The shape of this collar is a cross between a U and a rectangle. I drew out the shape on poster board and traced it onto the beige linen I chose for this project. Then I used a quilting ruler to measure a half inch seam allowance all the way around.

The pieces were sewn right-sides-together, then turned rightside out so there was a finished edge all the way around.


I hand stitched around the edge to tack it down and give more of an old timey look. Then I began drawing out the pattern for the beading and embroidery.


Though I have some minor experience in beading I had never created something with a repeating pattern, nor had I ever embroidered patterns. So I knew this project would be a huge adventure – and maybe a huge mess too.

I happened to have beads that would work on hand, leftover from my bracelet making days and previous costumes.


I believe I used 4mm glass pearls, 8mm glass pearls, 3mm white plastic pearls, 3mm red beads, and 2mm gold and red beads. I piled them all on a beading mat to keep things organized.


The first step was sewing the centermost beads on. This is by far the easiest and most enjoyable part – after finishing this step I was lulled into a false sense of security that this would be easy.



Step two is sewing all the connect-y bits with gold thread. The beads give a good guide which makes this part easier, but the thread was constantly getting caught on beads, getting, tangled, or pulling things loose.


Then I went through and added gold seed beads. Six get added to each section, two extend down from the 4mm pearls at the top and bottom, and one gets added to each side of the center section. The goal here was just to add more gold because it looked a bit sparse!


Then it came time to add the red. This was by far the most difficult part, the thread had to be looped four times to have enough bulk and it seemed to always get caught on beads, tangle, and need to be clipped. It took me several minutes to stitch each one (unless the thread tangled, then it would take twice as long), which doesn’t sound like a lot until you realize there are nearly ninety of them that have to be sewn!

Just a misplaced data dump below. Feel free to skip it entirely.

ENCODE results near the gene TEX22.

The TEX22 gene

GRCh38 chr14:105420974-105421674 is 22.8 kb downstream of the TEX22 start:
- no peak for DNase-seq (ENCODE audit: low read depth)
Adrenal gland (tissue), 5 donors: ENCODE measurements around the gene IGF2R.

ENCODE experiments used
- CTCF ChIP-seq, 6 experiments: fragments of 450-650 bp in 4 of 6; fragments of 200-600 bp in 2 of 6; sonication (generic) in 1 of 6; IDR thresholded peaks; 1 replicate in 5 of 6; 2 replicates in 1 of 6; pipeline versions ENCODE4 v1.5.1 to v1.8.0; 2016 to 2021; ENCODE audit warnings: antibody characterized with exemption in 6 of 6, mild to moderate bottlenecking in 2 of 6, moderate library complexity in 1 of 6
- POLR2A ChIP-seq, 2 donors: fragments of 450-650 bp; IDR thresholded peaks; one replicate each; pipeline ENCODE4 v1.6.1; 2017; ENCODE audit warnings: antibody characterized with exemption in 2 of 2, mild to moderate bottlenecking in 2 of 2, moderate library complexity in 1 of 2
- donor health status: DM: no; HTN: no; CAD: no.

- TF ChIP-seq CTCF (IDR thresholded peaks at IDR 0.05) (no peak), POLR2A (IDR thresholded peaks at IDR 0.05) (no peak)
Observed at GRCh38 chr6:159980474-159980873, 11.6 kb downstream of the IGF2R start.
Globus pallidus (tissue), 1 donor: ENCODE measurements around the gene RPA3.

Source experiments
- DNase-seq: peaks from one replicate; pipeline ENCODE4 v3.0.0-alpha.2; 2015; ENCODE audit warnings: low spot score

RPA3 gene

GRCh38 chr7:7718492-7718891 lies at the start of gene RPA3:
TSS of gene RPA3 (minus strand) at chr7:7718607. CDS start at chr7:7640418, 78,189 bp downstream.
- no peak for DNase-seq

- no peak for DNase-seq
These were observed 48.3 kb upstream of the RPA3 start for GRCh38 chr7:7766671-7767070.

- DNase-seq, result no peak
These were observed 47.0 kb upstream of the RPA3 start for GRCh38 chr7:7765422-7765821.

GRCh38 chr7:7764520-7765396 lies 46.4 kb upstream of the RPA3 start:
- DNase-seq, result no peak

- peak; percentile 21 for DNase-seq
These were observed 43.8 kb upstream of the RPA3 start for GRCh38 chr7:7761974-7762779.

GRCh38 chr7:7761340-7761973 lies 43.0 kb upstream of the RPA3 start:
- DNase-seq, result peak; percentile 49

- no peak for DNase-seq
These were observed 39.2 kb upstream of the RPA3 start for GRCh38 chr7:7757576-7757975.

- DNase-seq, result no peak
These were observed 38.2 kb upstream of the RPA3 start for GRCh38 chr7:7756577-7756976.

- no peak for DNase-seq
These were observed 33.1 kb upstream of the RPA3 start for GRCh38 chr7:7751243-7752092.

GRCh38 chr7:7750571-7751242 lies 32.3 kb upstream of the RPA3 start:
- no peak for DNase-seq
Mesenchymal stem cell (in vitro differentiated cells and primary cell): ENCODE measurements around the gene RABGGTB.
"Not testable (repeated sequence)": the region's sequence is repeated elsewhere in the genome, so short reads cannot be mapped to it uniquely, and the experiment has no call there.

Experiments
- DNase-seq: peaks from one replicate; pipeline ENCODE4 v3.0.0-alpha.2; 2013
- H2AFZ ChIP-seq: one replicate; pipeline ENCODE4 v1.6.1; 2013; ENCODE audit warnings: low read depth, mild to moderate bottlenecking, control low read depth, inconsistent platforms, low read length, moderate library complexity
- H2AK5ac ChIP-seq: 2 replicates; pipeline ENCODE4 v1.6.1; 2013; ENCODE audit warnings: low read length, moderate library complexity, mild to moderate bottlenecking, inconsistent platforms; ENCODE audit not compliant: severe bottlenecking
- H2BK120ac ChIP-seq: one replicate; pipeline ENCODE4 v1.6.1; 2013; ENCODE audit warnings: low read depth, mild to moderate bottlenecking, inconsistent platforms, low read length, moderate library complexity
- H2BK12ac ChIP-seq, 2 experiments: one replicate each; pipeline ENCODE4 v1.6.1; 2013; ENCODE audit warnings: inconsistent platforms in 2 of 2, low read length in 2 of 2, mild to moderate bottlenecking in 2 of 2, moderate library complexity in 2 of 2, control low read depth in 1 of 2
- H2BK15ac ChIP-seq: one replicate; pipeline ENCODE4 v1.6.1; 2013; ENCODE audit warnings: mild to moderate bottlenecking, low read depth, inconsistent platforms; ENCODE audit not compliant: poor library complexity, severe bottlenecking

I think in total I must have spent thirty hours beading this stupid thing. If I did it again I feel it would go much faster because now I have more experience with the process. I would probably do a much better job too – I did this thing one side at a time and the side I did last is much cleaner and more even then the first. Oops!



So that finishes off the collar, I added ties to it and a lining later on but that will be covered in the “basic assembly post”.

There there was another part of this costume that required more embroidery and beading, so I’ll go over that really quick too.

The cuffs on Isabel’s dress are tricky to see and end up looking “gold” from a distance, so I really didn’t have to bead these. But I thought it would be nice to have them match the neck piece.

I started by cutting small rectangles of linen, then marking out a half inch grid.


I sewed rectangles over the grid lines, then a cross in the middle that stretches from corner to corner.